Most Common Types Of Protective Work Gloves
Types Of Protective Work Gloves
Below is a guide to the most common types of protective work gloves and the types of hazards they can guard against:
- Disposable Gloves: Disposable gloves, usually made of light-weight plastic, can help guard against mild irritants.
- Fabric Gloves: These gloves are made of cotton or fabric blends. They’re generally used to improve grip when handling slippery objects. They also help insulate hands from mild heat or cold.
- Leather Gloves: These gloves are used to guard against injuries from sparks or scraping against rough surfaces. They are also used in combination with an insulated liner when working with electricity
- Metal Mesh Gloves: These gloves are used to protect hands from accidental cuts and scratches. They are used most commonly by persons working with cutting tools or other sharp instruments.
- Aluminized Gloves: These gloves made of aluminized fabric are designed to insulate hands from intense heat. These gloves are most commonly used by persons working with molten materials.
- Chemical Resistance Gloves: These gloves may be made of rubber, neoprene, polyvinyl alcohol or vinyl, etc. The gloves protect hands from corrosives, oils, and solvents. When selecting chemical resistance gloves, be sure to consult the manufacturer’s recommendations, especially if the gloved hand will be immersed in the chemical.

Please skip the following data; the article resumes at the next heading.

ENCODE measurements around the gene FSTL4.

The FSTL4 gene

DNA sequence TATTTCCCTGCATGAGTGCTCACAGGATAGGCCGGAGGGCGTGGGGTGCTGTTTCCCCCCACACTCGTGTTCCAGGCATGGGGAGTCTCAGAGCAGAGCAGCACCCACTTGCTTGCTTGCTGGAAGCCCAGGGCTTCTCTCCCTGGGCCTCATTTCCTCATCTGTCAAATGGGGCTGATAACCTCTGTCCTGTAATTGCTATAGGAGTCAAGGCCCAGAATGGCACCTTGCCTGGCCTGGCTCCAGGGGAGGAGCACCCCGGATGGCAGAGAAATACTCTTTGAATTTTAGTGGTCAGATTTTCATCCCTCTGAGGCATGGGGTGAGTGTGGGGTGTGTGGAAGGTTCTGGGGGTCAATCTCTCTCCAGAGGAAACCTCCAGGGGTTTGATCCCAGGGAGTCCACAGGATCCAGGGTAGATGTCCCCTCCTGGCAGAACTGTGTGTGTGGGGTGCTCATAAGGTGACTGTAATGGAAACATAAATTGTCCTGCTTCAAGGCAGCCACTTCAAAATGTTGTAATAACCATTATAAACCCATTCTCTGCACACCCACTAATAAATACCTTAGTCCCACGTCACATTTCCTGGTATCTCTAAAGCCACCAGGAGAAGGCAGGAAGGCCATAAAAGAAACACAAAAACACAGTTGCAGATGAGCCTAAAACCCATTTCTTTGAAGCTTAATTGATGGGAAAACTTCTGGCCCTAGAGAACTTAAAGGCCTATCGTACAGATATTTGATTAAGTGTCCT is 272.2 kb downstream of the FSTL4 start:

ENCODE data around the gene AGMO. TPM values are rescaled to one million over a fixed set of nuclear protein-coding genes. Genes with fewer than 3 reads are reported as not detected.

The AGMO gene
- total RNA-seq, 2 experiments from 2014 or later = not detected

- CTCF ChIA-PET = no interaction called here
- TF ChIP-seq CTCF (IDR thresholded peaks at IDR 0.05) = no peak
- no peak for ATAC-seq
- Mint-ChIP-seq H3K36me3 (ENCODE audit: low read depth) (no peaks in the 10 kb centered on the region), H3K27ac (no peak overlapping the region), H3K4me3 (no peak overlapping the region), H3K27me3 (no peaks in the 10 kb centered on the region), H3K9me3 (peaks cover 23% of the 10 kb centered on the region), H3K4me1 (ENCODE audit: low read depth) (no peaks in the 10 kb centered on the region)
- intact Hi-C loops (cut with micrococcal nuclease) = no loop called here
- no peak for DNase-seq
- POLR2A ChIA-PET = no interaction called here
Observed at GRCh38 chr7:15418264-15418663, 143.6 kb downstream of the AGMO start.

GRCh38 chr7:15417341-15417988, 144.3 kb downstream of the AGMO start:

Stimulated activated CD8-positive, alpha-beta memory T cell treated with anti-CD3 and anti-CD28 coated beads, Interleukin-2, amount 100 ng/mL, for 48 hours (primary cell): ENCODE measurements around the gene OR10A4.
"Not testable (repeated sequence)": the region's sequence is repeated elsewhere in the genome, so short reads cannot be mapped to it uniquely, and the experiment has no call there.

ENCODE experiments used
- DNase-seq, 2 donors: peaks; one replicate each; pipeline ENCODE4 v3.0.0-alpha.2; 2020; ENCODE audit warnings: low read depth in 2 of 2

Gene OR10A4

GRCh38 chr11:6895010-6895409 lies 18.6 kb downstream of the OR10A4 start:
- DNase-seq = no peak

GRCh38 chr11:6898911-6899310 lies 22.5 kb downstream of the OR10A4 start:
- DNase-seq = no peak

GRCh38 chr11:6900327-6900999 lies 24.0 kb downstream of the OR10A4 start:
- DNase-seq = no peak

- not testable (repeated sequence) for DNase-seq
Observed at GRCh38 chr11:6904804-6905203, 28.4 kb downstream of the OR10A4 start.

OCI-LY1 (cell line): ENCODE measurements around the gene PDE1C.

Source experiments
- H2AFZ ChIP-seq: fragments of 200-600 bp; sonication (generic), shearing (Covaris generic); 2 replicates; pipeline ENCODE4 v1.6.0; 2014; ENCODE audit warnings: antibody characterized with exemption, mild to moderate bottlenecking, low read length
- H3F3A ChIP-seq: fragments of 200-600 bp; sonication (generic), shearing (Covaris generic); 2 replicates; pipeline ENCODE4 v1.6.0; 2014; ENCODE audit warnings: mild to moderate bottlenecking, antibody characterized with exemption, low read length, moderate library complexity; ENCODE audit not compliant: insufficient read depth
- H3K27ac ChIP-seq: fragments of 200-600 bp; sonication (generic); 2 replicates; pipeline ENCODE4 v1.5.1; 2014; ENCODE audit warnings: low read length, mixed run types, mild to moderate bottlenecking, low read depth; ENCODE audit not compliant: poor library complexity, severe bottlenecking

Selection of Hand Protection
It’s important that employers work closely with their PPE supplier to select appropriate hand protection based on an evaluation of the performance characteristics of the hand protection. The employer needs to look at each of the following:
- specific task(s) being performed;
- environmental conditions present;
- duration of hand protection use while performing the task;
- the actual hazards; and
- potential hazards.
The work activities of the employee should also be studied to determine:
- the degree of dexterity required;
- the duration of the task;
- the frequency of the task;
- degree of exposure of the hazard; and
- the physical stresses that will be applied.
Gloves should be replaced periodically, depending on frequency of use and permeability to the substance(s) handled. Gloves overtly contaminated should be rinsed and then carefully removed after use. With this in mind, there are two important characteristics of gloves to consider.
Permeation rate: The permeation rate measures the length of time it takes a given material (glove) to become saturated by the chemical through absorption.
Breakthrough or Penetration rate: The penetration rate measures the speed with which a given chemical breaks through the layer(s) of the glove to contact the skin.
Gloves should also be worn whenever it is necessary to handle rough or sharp-edged objects, and very hot or very cold materials. The type of glove material to be used in these situations includes leather, welder’s gloves, aluminum-backed gloves, and other types of insulated glove materials.
Glove Selection Chart
You can use the chart on the next page to help select the proper gloves for the job. It may serve as a guide to the different types of glove materials and the chemicals they can be used against.